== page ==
Worstall’s Malignant Lump
In an op-ed at the New York Times yesterday, Nick Hanauer and Robert Reich made the following observation:
In a cruel twist, the longer and harder we work for the same wage, the fewer jobs there are for others, the higher unemployment goes and the more we weaken our own bargaining power. That helps explain why over the last 30 years, corporate profits have doubled from about 6 percent of gross domestic product to about 12 percent, while wages have fallen by almost exactly the same amount.
According to Tim Worstall, Hanauer and Reich committed a lump-of-labor fallacy. Worstall objected specifically to their claim that raising the income cap for the overtime premium would force employers to either pay higher wages or hire more workers. Worstall’s objection is that the employer’s demand for labor will not remain the same if the cost of that labor goes up.
To be precise, Worstall’s assertion is one version of the fallacy claim complex. It happens to be the version refuted by Maurice Dobb in 1929. As Dobb pointed out, workers are concerned with how much compensation they receive in return for the amount of effort required of them and not simply in the aggregate amount of employment in the economy. Working longer hours for less pay is not a bonanza for the workers even if it does lead to more aggregate hours worked in the economy as a whole.
But again, Worstall’s fallacy claim is but one version of a complex of claims, some of which contradict each other. I addressed this perplexing proliferation of claims in my contribution to Working Time: International trends, theory and policy perspectives. Refute one of the bogus fallacy claims and a substitute will immediately pop-up to take its place!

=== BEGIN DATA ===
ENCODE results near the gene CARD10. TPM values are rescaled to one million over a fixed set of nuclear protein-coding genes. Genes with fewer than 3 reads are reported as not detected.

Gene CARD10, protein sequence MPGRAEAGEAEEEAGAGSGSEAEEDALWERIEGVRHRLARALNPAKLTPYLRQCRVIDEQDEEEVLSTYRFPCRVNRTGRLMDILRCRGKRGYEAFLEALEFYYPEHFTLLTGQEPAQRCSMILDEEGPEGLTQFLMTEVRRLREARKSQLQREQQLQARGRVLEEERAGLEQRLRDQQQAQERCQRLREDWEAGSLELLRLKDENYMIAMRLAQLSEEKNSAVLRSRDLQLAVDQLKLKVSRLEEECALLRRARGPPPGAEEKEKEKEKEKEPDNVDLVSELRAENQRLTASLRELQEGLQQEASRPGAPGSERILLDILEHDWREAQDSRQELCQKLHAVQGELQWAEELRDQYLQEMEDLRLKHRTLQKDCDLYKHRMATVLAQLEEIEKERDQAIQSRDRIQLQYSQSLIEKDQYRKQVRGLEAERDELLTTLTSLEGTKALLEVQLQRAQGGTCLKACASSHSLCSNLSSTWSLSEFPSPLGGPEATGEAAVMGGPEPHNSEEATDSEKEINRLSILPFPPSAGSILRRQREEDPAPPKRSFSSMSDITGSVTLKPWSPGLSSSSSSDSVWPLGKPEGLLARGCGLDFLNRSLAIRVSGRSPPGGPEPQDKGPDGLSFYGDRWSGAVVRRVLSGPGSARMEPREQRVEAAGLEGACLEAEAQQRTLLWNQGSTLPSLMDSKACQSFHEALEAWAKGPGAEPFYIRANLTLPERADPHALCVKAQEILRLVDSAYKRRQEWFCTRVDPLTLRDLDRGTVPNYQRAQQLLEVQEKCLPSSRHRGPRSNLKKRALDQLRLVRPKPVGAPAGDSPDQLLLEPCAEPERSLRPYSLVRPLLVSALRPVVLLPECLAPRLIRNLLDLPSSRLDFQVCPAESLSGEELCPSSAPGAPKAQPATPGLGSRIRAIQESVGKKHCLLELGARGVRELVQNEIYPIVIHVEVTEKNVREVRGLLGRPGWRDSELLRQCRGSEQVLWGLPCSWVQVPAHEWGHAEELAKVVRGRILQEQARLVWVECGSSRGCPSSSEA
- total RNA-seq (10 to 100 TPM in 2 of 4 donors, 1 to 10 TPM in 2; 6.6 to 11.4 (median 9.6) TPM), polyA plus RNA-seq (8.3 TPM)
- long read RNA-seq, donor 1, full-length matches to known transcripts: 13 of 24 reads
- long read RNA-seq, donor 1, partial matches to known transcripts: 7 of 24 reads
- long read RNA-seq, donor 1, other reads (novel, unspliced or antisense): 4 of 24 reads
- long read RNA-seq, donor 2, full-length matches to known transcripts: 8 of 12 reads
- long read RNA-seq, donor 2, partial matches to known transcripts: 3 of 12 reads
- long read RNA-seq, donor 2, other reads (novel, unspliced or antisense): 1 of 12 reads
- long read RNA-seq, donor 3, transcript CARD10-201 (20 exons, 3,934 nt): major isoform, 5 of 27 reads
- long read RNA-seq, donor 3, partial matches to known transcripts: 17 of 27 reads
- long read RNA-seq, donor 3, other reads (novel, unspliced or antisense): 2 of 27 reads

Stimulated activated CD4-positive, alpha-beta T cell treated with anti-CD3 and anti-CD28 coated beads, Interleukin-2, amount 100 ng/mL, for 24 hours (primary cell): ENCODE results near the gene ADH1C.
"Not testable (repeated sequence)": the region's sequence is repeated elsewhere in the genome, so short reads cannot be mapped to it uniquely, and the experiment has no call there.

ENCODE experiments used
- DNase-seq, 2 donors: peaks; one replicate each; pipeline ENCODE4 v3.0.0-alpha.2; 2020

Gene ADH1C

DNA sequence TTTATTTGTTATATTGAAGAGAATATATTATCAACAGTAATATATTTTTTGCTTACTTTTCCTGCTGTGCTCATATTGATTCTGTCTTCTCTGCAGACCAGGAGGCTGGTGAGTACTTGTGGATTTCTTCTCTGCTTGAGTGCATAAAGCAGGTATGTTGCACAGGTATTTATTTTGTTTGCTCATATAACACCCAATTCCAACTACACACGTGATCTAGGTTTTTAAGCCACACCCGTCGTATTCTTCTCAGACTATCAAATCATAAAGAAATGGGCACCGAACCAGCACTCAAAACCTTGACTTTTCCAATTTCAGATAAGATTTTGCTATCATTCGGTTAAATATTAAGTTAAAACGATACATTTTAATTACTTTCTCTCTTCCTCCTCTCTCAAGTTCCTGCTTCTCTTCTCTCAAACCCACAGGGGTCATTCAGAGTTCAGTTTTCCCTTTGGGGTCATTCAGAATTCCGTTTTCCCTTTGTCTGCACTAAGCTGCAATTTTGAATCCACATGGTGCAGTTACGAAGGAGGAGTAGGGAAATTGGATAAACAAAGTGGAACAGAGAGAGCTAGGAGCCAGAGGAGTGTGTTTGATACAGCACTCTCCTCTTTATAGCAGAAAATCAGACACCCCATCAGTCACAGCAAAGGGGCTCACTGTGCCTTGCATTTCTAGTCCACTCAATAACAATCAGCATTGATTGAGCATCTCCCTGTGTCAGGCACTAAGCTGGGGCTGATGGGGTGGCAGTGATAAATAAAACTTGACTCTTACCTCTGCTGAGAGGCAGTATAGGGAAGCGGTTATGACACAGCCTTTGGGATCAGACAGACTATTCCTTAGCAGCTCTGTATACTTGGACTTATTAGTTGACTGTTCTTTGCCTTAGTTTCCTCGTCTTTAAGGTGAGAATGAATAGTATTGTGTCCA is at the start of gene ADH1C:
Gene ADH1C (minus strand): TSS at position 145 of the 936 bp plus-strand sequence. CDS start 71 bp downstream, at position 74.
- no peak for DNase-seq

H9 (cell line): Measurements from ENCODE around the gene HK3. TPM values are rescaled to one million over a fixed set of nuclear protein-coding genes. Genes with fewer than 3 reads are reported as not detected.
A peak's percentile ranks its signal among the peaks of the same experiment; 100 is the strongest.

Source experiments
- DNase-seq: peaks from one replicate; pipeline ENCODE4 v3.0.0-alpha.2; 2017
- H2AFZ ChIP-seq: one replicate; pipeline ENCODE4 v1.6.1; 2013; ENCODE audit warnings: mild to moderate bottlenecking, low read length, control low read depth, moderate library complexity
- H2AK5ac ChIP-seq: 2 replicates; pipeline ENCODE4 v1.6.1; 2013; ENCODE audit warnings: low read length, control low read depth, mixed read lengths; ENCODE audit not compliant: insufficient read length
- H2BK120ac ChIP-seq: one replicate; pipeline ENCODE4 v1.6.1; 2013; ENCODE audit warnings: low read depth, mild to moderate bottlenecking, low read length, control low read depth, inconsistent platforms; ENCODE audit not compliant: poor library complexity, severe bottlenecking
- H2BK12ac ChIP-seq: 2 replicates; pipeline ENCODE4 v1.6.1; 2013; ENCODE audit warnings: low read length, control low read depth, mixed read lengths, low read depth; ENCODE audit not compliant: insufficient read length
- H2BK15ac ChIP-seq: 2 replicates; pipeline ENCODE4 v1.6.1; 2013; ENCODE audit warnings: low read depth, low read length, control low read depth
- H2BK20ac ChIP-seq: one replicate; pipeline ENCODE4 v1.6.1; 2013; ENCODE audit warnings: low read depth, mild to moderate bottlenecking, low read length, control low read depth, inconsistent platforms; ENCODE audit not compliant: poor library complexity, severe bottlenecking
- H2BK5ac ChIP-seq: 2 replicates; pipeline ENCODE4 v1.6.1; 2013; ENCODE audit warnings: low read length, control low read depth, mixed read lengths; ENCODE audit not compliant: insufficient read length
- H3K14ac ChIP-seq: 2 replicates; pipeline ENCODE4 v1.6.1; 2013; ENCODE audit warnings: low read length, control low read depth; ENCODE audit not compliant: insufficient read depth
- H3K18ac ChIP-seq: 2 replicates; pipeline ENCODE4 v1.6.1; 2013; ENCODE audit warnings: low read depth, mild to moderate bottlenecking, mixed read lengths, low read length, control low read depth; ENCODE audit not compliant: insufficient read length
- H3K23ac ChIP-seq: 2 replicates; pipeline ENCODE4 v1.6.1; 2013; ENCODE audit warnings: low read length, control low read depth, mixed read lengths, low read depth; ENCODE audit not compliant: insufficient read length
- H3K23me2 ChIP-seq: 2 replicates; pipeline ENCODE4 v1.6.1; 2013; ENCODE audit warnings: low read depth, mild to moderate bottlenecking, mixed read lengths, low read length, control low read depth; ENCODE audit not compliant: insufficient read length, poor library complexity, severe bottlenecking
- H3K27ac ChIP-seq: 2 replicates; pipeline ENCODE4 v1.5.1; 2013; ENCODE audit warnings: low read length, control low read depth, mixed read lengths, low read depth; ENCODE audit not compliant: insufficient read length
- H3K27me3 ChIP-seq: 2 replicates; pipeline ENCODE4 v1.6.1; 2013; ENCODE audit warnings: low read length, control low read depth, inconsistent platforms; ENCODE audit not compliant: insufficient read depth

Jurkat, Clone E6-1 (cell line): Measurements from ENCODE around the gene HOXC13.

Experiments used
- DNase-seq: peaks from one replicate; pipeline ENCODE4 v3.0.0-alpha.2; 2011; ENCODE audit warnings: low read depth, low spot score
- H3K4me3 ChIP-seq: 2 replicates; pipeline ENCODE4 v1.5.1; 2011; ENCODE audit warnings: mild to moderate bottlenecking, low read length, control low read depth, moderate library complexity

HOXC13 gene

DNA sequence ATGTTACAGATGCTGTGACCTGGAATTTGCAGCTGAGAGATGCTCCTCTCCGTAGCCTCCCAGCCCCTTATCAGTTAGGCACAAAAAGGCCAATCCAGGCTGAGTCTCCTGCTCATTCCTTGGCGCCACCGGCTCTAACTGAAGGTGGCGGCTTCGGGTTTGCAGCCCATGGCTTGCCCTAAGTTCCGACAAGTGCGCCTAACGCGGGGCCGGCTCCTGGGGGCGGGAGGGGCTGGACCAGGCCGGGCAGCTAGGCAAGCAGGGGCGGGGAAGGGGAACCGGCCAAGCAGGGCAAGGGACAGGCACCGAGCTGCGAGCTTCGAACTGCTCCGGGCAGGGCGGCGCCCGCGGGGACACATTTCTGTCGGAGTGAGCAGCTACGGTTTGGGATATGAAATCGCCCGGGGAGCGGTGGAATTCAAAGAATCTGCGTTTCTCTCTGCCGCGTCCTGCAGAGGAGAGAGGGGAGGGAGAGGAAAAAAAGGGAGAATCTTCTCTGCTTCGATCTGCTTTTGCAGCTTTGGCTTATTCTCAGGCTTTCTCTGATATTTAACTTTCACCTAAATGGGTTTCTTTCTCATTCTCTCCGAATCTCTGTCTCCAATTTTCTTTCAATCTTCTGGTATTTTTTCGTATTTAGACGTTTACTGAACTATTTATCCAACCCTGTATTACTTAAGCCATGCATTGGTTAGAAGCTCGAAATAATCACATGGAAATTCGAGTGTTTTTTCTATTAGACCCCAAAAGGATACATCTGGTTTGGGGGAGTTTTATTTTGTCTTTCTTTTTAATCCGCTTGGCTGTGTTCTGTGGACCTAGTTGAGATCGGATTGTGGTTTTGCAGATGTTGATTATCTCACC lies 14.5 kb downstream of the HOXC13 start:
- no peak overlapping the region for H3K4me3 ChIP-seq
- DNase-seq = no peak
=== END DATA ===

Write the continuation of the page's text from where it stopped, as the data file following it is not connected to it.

It is not easy to unpack what is going on inside the fallacy claim because its persuasive strategy is based on a “house of mirrors” effect. Whether disingenuously or unwittingly, fallacy claimants commit yet another version of the fallacy they attribute to others. Their error, though, is embedded in the perfect competition, perfect information, full employment, ceteris paribus abstractions of the standard equilibrium model of supply and demand. The name given to this set of abstractions by those who mistake them for a description of reality is “economics.” When “economists” commit this vulgar error it is regarded by Worstall & Co. as an infallible maxim.
Now, it is conceivable that some of those accused of committing the lump-of-labor fallacy may indeed assume the proverbial “fixed amount of work to be done” or whatever. There can be bad arguments for a good cause. But, as A.C. Pigou pointed out in his refutation of the ubiquitous fallacy claim, “If it were a good ground for rejecting an opinion that many persons entertain it for bad reasons, there would, alas, be few current beliefs left standing!”
“While that’s a trivial example it illustrates the great truth that the lump of labour fallacy misses: that the amount of work to be done depends upon the price of the labour doing the work. Change the price of the labour and you change the amount of work.” Worstall